When Paul Johnson came to Annapolis two years ago, the program had nowhere to go but up. Inheriting a team that had gone 1-20 the previous two seasons, Johnson built a foundation in 2002 and last year led the Midshipmen to an 8-5 record and their first bowl since 1996.
Now, he faces an altogether different challenge, but one that could be tougher — managing expectations. Navy won't be sneaking up on anybody anymore.
"The expectation level has changed," Johnson said. "That will be the key to this season. Does this group have the desire? We aren't going to be bigger or faster than any team we play.
"What you have to be is mentally tougher, in better shape, and play together as a team. I think last year's group of seniors was sick and tired of getting beat, and that's what it takes."
OffenseAny coach will tell you it's just as important for his quarterback to make the right decisions as it is for him to have a strong arm or fast legs. That's especially true in Johnson's triple-option offense, and to a large degree, it is what kept senior Aaron Polanco on the bench behind Craig Candeto the last two years. With Candeto gone, this is Polanco's job to lose.
"I think Aaron might be as good an athlete as anyone we've had here," Johnson said. "If he's able to make good decisions, I think he will be awfully good."
Navy led the nation in rushing last year and should pile up yards on the ground again in 2004 with two of the school's most prolific backs returning. Kyle Eckel gained yards in bunches last season — his 1,249 rushing yards were the sixth-best total in school history. Eric Roberts is the ideal slot back. He led the team in receptions (20), receiving yards (493) and touchdown receptions (5), and placed third on the team in rushing yards (630).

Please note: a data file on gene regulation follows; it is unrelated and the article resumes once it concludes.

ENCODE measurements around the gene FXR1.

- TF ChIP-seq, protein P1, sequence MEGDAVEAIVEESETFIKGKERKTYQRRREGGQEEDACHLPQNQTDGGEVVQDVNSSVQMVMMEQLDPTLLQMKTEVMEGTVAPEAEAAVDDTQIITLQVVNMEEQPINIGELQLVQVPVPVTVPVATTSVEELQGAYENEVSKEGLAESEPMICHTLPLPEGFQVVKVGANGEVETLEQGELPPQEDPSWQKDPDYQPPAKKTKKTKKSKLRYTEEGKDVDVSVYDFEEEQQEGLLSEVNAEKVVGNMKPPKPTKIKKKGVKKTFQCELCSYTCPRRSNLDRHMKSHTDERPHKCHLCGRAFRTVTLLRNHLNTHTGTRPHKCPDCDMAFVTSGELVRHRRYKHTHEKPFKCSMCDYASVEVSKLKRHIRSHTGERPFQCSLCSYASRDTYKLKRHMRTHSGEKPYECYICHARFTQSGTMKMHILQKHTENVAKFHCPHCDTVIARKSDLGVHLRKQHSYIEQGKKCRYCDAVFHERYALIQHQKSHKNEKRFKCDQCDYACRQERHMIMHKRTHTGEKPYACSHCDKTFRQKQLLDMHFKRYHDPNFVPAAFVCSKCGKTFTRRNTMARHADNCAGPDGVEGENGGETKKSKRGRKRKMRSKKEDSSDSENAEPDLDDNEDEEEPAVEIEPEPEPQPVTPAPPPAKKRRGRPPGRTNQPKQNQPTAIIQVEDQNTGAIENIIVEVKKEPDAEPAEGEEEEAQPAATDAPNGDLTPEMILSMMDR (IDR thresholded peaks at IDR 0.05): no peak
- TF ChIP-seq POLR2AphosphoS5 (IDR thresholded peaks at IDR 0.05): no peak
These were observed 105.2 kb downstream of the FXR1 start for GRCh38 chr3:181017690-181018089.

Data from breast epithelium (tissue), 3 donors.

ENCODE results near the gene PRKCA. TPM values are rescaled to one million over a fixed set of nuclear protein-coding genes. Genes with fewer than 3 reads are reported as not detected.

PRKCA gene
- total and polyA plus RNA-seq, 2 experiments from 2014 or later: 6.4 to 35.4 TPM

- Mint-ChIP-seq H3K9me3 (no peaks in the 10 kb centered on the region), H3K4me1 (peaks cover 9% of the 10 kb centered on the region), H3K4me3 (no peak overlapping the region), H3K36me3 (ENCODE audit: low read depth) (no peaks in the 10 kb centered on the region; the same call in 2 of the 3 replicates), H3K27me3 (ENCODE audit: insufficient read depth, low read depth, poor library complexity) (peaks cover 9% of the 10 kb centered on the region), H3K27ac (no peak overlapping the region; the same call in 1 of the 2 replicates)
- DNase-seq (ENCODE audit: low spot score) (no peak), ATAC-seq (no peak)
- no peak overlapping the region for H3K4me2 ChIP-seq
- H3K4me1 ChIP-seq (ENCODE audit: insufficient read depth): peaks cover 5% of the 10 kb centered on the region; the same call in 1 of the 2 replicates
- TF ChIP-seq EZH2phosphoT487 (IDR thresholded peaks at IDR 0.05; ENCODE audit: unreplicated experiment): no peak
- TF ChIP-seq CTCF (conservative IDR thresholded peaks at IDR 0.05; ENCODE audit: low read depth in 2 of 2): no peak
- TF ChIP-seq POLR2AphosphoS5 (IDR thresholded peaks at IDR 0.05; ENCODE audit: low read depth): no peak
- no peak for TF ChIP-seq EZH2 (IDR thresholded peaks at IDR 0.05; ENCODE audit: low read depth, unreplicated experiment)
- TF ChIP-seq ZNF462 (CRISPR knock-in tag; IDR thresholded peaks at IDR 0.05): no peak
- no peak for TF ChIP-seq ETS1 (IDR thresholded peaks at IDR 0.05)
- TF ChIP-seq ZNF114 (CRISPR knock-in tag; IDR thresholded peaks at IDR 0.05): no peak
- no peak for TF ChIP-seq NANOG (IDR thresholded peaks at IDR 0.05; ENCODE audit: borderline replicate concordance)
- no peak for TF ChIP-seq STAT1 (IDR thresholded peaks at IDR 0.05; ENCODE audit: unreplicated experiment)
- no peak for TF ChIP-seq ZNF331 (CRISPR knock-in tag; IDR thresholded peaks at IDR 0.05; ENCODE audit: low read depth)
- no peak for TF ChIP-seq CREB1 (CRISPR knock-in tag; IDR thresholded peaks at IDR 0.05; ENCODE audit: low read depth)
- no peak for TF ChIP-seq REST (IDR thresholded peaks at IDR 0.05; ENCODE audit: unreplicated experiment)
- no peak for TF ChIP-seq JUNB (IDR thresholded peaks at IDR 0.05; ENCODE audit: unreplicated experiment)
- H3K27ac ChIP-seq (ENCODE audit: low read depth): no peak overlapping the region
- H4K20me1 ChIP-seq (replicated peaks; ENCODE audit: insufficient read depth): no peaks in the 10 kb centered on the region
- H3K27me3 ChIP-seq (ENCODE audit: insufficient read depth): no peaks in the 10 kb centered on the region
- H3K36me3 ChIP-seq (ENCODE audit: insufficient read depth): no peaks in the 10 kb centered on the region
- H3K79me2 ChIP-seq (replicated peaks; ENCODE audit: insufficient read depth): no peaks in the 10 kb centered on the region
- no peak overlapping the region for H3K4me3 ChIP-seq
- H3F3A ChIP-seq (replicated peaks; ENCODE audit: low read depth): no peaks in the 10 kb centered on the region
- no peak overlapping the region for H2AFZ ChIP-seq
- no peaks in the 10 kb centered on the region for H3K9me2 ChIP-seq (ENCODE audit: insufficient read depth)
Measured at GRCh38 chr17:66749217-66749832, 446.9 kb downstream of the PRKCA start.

The Midshipmen return senior starters at both wide receiver spots, and look at the gaudy numbers they posted last year: Amir Jenkins led all wideouts with 14 receptions, and Lionel Wesley was close behind with 13. They combined for one touchdown catch.
Seven of the 12 offensive linemen who paved the way for the nation's most potent rushing attack last season return in '04.
DefenseNavy is experienced on the defensive line, with senior ends Pierre Moss and Jeff Vanak flanking senior noseguard Babatunde Akingbemi. A junior who will also compete for a job at end is Jeremy Chase, who moves up from linebacker.
While the Midshipmen return 10 of 12 linebackers from last year, the task for this unit will be to make fans forget about Eddie Carthan, a three-year starter at outside linebacker. The unit's ability to fill Carthan's shoes is undoubtedly the biggest question mark for the defense.
While seniors dominate the depth chart at just about every position, Navy does have youth — and thus question marks — in the defensive backfield. One of the veterans in the secondary, however, is senior Josh Smith, a safety the Middies are promoting for All-America honors.
SpecialistsThe kicking positions are a concern. Sophomore punter Tim Washburn will see his first action and placekicker Geoff Blumenfeld inherits the starting job after hitting just 3-of-6 field goals last year.
Speedy Jeremy McGown (kickoffs) and Jason Tomlinson (punts) are back as return men.
Final AnalysisSince arriving in Annapolis, Johnson has delivered what every hard-luck program dreams a new coach will accomplish — a quick and complete turnaround. With just three road games on the schedule, and a relatively soft home slate, the table is set for another bowl run.
The key to Navy's fortunes is the play of Polanco. If he can navigate the triple-option attack as successfully as Craig Candeto did last year, the nation's leading rushing team in '03 should be just as potent. Eckel and Roberts are two of the most productive offensive threats in Navy history. With seniors starting at every spot on the offensive line, there's no reason to believe they won't continue to pile up big numbers in '04.